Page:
This book does a wonderful, thought provoking, and challenging, job of how to look at "sinners" and people that range from plain evil to the average non-Christian. I listened to the last part of this book repeatedly where the author refers to helping nourish famished souls by assisting in the Lord's Supper. He mentioned that one women stated, (I am paraphrasing), "...I do not partake of the Lord's Supper because I am a good Christian, but rather because I am a bad Christian. I suffer from severe hypoglycemia of the soul. I am filled with anger, doubt and laziness" (again I am paraphrasing). The author talks about how we are dishonest in church - we come to church where we act, and appear to have it "all together", while visitors who are miserable, and feeling worthless leave because they feel they don't measure up to the churches standards. Jesus had compassion on a prostitute caught in the act - in how many churches would a prostitue find compassion and understanding - let alone acceptance? Sinners loved being with Jesus (read the gospels) - they don't love being with most of us Christians, or setting foot in our churchs.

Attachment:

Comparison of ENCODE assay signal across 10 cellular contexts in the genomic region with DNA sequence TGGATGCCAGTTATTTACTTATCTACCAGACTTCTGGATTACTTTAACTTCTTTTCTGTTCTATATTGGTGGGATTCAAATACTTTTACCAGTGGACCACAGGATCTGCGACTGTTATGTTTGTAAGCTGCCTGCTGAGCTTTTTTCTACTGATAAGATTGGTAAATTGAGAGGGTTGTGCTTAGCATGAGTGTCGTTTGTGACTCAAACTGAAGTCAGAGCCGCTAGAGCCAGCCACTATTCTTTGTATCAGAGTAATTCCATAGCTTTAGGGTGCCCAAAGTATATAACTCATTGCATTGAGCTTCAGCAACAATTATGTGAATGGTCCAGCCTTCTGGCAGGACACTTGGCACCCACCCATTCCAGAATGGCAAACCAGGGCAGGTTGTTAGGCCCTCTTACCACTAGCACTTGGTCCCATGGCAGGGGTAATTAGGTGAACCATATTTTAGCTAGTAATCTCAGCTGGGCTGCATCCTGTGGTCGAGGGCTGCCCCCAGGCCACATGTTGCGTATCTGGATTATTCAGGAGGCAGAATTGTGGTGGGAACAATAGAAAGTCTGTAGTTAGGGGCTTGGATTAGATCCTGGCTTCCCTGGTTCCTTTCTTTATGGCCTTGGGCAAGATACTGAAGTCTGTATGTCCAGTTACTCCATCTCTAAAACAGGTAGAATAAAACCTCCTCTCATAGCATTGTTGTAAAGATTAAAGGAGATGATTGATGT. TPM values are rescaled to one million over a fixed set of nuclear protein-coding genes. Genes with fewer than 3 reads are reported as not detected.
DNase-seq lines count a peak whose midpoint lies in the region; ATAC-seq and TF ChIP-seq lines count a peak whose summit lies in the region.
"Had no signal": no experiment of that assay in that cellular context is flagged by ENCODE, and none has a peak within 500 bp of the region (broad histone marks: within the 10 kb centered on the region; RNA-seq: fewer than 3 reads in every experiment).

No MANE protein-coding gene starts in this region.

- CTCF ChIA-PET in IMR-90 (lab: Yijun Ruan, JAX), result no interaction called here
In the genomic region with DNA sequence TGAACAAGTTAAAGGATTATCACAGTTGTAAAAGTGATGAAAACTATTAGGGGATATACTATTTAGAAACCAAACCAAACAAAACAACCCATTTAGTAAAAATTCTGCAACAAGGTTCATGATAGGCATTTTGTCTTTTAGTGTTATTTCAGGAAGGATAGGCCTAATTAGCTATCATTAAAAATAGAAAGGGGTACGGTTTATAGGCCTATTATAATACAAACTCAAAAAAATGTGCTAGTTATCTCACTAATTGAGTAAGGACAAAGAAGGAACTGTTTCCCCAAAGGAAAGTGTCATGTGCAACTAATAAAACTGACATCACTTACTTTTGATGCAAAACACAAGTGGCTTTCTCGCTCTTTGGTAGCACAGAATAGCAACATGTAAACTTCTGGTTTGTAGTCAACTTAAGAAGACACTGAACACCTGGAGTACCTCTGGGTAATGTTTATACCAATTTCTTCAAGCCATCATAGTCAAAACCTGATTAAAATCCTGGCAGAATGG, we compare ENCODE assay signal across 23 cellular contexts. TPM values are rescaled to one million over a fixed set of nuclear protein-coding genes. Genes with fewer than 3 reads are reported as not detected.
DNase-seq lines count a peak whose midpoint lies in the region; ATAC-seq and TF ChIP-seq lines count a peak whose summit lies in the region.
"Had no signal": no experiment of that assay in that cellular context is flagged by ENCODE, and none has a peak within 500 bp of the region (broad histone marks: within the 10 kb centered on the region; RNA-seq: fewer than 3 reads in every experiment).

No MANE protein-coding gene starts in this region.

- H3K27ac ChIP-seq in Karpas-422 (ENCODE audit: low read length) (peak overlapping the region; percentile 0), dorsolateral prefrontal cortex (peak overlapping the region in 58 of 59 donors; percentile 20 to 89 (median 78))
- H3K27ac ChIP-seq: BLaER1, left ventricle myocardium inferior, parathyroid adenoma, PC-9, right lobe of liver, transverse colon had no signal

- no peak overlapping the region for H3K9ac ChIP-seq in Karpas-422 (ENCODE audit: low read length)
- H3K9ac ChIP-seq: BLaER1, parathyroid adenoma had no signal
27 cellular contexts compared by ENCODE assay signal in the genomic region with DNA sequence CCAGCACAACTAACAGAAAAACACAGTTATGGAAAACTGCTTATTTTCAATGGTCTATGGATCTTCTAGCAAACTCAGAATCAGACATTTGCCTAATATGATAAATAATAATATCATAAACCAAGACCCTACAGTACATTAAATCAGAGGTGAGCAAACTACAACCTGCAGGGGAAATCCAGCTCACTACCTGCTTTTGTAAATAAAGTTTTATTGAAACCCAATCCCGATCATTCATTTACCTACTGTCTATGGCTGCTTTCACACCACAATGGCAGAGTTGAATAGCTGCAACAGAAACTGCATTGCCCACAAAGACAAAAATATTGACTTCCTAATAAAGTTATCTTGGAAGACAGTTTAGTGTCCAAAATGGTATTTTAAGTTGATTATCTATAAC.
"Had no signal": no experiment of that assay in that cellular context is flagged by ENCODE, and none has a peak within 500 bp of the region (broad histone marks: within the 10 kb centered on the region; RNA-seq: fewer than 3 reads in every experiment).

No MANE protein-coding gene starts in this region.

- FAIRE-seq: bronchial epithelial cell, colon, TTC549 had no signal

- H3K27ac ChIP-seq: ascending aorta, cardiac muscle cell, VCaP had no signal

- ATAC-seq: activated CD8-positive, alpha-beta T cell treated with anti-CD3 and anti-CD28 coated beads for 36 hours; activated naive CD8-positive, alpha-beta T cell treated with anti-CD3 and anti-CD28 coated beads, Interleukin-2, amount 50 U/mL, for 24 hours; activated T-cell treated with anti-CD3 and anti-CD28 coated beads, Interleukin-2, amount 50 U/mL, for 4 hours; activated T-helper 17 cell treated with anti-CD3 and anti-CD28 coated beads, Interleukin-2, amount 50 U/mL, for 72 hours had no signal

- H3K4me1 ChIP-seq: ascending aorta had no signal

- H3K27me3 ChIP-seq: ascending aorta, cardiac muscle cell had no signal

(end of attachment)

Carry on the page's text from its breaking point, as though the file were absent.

A local Christian Radio Host died earlier this year. One of her co-workes, from her radio station talked about how she had prayed with the homeless and the drug dealers in Detroit. Phillip Yancey does a wonderful job of how to think about how I should treat sinners (such as drug dealers). After this person died, I wondered, if one of the drug dealers wanted a Christian to pray with, to talk to, and to find their way to God, would there be another Christian available?
Phillip Yancey goes into numerous historical examples of people filled with grace who have made a difference - such as Martin Luther King Jr.
This book does a wonderful job of answering the question of, "Why are Christians viewed by the world as full of hate and unforgiving?", as well as why people say, "If I ever set foot in a church the roof would cave in."
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